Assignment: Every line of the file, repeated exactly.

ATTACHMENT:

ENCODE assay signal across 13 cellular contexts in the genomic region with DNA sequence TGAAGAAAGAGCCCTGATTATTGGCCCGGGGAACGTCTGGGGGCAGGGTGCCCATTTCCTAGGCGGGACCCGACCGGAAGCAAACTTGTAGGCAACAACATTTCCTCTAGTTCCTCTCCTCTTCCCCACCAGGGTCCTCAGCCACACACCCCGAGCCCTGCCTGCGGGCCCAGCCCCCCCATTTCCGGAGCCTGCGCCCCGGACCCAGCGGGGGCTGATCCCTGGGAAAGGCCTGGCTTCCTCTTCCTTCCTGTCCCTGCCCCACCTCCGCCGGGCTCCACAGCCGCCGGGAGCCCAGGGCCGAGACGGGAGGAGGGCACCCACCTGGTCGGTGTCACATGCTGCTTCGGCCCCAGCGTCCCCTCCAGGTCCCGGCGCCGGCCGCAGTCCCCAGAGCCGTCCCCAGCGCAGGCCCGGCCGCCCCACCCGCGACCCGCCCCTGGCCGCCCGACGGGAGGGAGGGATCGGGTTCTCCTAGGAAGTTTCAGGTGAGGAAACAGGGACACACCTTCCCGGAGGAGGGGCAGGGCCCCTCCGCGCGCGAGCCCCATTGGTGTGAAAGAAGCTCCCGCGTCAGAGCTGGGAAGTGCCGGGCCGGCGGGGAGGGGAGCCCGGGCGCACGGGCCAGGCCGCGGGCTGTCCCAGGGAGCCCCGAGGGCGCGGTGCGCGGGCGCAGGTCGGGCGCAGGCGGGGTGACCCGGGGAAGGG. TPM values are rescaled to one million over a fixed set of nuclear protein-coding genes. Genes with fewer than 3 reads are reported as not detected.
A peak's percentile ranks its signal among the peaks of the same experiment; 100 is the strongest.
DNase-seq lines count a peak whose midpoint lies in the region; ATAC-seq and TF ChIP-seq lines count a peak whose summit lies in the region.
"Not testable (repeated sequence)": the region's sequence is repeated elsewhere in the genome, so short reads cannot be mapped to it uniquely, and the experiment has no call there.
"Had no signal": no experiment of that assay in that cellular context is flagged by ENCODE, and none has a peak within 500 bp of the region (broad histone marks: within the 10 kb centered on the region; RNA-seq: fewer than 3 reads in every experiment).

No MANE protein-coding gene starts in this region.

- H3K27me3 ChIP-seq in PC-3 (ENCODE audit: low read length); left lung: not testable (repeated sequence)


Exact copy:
ENCODE assay signal across 13 cellular contexts in the genomic region with DNA sequence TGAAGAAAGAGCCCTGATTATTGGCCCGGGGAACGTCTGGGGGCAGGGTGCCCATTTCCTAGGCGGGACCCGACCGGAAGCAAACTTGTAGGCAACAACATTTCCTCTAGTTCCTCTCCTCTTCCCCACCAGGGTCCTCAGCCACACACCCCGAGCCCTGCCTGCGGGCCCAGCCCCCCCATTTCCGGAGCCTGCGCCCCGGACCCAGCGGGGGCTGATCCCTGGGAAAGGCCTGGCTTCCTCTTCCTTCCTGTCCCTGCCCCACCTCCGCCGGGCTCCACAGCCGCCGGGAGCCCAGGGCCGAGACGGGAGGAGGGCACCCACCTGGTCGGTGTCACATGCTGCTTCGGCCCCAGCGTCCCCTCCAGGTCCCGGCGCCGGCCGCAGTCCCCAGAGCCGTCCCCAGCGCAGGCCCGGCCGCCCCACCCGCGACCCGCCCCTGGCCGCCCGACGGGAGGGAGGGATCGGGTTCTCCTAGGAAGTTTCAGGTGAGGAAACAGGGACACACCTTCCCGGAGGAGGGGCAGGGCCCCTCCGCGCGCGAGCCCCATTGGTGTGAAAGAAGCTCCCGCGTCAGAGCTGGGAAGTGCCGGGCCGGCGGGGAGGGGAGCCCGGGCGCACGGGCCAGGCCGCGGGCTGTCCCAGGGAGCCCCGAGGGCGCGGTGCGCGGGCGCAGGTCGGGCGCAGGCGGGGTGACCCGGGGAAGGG. TPM values are rescaled to one million over a fixed set of nuclear protein-coding genes. Genes with fewer than 3 reads are reported as not detected.
A peak's percentile ranks its signal among the peaks of the same experiment; 100 is the strongest.
DNase-seq lines count a peak whose midpoint lies in the region; ATAC-seq and TF ChIP-seq lines count a peak whose summit lies in the region.
"Not testable (repeated sequence)": the region's sequence is repeated elsewhere in the genome, so short reads cannot be mapped to it uniquely, and the experiment has no call there.
"Had no signal": no experiment of that assay in that cellular context is flagged by ENCODE, and none has a peak within 500 bp of the region (broad histone marks: within the 10 kb centered on the region; RNA-seq: fewer than 3 reads in every experiment).

No MANE protein-coding gene starts in this region.

- H3K27me3 ChIP-seq in PC-3 (ENCODE audit: low read length); left lung: not testable (repeated sequence)